144 of 187 people found the following review helpful
A. J. Sutter
- Published on Amazon.com
I had thought that the point of political theory is to reflect on and improve real-world politics. This book presents political theory as something to be hung in a Tribeca loft and made the subject of bon mots - preferably borrowed from French literary theorists.
I was moved to read the book in the context of the March 2011 tsunami that struck the northern coast of Japan. I myself saw the devastation there during a subsequent visit, and, like many people here, have been wondering about what new direction Japan might take in light of it. A passage in the author's (JB's) preface looked promising: "Because politics is itself often construed as an exclusively human domain ... I will emphasize, even overemphasize the agentic contributions of nonhuman forces ... in an attempt to counter the narcissistic reflex of human language and thought. We need to cultivate a bit of anthropomorphism - the idea that human agency has some echoes in nonhuman nature - to counter the narcissism of humans in charge of the world" (@xvi).
This turned out to be the last page I flagged. Later on, JB asks exactly the question I had in mind: "What would happen to our thinking abut nature if we experienced materialities as actants [a term JB borrows from Bruno Latour, whose characteristic will-to-cleverness seems to inspire JB throughout], and how would the direction of public policy shift if it attended more carefully to their trajectories and powers?" (@62). The failure of the book is that no attempt is made to answer this second question.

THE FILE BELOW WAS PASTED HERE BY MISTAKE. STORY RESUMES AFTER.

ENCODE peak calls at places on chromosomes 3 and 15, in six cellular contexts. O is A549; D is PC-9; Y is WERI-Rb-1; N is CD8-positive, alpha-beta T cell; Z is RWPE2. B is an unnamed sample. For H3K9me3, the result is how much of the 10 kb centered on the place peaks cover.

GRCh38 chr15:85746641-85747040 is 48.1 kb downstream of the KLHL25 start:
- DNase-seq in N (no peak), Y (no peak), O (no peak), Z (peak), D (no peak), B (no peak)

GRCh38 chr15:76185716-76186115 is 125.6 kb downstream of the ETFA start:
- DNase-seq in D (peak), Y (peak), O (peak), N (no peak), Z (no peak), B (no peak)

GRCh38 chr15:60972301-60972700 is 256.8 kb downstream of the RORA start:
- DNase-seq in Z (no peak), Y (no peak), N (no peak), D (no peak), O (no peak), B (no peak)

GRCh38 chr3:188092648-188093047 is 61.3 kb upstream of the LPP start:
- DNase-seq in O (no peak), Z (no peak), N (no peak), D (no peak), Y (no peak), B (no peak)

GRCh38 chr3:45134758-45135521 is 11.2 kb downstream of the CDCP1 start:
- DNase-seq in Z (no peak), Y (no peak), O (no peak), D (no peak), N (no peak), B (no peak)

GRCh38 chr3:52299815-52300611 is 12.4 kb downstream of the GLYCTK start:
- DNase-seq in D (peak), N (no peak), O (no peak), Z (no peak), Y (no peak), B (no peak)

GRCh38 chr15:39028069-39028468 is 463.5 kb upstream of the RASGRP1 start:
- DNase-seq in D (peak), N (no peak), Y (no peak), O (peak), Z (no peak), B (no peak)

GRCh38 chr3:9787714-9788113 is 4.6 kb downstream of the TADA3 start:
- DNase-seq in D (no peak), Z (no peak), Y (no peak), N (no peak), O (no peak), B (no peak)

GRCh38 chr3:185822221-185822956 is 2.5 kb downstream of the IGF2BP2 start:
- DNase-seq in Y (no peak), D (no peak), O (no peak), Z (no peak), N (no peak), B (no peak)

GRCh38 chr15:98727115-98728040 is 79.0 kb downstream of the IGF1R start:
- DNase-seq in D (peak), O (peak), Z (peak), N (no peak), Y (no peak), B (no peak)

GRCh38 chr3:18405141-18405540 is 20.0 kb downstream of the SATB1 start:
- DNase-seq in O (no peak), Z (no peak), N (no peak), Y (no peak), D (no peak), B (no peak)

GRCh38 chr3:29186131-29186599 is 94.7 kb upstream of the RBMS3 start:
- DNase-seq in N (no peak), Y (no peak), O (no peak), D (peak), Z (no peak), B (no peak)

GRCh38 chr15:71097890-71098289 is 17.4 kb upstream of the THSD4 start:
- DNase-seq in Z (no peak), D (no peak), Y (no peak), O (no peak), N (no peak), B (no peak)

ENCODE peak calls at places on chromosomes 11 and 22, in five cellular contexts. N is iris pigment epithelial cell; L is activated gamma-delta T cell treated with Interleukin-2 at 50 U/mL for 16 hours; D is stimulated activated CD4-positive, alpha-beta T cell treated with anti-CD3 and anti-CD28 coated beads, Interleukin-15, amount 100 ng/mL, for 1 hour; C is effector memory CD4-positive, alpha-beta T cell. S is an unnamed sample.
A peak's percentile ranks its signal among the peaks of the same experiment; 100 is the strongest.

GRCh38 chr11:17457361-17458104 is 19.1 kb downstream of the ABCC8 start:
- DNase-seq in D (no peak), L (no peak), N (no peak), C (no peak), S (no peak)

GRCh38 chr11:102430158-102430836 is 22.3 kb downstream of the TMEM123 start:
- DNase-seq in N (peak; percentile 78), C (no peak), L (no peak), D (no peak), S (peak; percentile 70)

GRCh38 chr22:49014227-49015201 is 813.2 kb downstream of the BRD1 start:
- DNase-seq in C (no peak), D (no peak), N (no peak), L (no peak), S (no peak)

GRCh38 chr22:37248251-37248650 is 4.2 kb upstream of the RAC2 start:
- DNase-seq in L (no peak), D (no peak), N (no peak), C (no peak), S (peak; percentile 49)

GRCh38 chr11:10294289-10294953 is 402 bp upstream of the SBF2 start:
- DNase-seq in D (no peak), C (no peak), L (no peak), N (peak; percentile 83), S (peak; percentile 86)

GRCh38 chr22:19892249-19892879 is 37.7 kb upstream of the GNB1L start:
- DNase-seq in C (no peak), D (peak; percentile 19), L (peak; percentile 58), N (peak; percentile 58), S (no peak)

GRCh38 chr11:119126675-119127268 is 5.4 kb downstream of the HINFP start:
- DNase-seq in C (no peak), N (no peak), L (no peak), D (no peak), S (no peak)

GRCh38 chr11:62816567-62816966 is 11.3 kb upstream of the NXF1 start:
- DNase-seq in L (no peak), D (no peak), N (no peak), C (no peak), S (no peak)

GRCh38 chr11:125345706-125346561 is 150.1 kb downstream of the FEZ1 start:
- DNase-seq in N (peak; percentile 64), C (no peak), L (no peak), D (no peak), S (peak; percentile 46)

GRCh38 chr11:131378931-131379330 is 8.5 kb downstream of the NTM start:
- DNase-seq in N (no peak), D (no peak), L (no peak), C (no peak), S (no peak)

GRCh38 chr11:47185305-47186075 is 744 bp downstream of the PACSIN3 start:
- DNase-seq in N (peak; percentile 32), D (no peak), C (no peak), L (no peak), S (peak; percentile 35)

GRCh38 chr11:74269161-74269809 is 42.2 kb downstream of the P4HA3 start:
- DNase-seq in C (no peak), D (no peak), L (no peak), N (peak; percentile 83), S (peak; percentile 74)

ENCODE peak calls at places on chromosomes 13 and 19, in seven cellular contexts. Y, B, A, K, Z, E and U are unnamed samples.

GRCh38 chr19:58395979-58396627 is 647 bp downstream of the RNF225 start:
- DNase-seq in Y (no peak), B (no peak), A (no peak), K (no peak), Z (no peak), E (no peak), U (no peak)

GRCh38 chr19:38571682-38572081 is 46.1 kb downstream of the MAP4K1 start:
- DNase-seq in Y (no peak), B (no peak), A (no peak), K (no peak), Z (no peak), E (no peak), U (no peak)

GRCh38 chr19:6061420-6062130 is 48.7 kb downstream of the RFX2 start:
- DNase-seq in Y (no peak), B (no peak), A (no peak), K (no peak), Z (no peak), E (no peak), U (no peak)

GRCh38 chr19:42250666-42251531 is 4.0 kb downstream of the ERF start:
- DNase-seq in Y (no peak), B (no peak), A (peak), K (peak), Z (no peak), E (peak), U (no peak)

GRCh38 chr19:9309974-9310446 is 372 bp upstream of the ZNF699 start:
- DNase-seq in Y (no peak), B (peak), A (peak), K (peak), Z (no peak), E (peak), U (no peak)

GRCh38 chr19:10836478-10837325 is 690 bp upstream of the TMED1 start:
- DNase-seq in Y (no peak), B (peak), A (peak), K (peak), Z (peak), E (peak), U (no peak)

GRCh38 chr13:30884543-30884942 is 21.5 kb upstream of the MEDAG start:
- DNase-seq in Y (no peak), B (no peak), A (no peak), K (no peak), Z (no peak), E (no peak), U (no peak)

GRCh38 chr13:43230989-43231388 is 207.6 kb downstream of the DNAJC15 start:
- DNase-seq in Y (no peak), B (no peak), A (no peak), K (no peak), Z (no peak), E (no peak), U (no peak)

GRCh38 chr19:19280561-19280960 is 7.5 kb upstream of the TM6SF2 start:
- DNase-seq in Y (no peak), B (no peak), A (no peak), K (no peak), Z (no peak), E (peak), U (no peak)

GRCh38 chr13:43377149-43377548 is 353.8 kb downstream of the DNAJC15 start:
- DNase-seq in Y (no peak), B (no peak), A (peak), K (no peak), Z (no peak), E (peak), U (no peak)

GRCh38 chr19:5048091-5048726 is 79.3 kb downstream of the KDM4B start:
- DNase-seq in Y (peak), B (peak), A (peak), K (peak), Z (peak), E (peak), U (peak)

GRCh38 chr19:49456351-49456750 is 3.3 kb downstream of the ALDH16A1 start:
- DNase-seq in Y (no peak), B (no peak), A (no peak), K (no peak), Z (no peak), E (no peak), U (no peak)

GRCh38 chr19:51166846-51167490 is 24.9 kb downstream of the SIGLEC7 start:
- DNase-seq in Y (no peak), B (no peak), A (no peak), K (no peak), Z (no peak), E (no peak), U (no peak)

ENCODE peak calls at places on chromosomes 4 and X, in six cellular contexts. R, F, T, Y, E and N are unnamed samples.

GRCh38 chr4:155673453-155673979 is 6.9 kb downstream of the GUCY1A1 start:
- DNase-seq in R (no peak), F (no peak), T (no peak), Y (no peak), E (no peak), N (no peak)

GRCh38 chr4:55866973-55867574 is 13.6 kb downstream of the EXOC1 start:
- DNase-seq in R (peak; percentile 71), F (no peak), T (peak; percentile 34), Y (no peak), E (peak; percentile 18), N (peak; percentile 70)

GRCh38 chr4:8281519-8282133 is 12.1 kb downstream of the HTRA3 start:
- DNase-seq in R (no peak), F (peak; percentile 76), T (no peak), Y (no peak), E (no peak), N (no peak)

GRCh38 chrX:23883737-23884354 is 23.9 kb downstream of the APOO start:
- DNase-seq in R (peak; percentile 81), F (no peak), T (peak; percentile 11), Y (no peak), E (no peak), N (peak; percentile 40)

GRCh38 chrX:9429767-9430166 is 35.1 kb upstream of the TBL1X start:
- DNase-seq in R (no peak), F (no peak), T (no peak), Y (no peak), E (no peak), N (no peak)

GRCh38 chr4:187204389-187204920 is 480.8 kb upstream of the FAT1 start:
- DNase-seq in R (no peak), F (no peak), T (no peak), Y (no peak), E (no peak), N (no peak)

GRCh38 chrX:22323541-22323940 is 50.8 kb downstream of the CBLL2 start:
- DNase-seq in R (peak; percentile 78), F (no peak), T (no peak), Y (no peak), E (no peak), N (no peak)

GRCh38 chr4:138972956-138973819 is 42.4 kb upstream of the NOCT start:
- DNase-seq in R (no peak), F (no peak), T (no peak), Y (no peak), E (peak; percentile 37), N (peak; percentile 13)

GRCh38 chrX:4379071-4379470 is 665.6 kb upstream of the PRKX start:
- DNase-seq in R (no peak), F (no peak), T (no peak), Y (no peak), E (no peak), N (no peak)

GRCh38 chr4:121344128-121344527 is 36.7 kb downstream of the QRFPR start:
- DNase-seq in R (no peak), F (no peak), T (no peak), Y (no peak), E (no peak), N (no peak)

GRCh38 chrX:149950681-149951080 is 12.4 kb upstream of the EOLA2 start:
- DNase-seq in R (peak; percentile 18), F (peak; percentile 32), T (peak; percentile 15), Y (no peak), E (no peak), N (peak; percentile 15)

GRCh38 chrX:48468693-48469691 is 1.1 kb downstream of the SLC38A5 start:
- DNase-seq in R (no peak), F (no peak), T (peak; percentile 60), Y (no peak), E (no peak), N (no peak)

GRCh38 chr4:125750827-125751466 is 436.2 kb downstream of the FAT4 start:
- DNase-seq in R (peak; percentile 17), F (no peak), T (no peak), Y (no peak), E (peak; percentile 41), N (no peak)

As a philosophical rumination, the book does venture into some interesting territory. JB's discussion of a Kafka story I didn't know, "Cares of a Family Man" (Ch. 1) was surprising and delightful, and her analysis of the vitalisms of Henri Bersgon and Hans Driesch (Ch. 5) reminds the reader about forgotten theories that apparently were very popular in early 20th century America. Chapter 7 does contain some actual discussion of political theory, focusing on John Dewey and Jacques Rancière. But the closest JB comes to an application of her theme is to ask "what if" Rancière's theory of democracy as the "power [of people, who speak and deliberate] to disrupt" were opened up to include non-human and even inanimate agencies (a suggestion Rancière himself has negatived) (@106-108). Again, intriguing question - but no attempt made to answer it.
Unfortunately, these tidbits are embedded in a jargon-filled exposition that is constantly quoting French theorists like Latour, Gilles Deleuze and Félix Guattari, or else JB's Johns Hopkins colleague William Connolly, among a multitude of others. Even her discussion of Spinoza relies as much on interpretations of him by Deleuze and others as on her own. When she follows, throughout, D&G in using the word "assemblage" to refer to a mélange of animate beings, inanimate objects and materials, and reified abstractions (e.g. @ 25), it brings to mind the term's more usual context: a sticker on an art gallery wall. (Betraying a preference for literary theory over literature, JB ignores mid-20th Century French poet Francis Ponge, most famous for his many prose poems about the "vibrant" properties of things -- « Le savon [Soap] », « Le parti pris des choses [The Bias of Things] », etc. One might have expected more sympathy for such "bias," not only because of JB's Francophilia but since she herself is actually a "Chair," albeit of the Political Science Department at Johns Hopkins University.)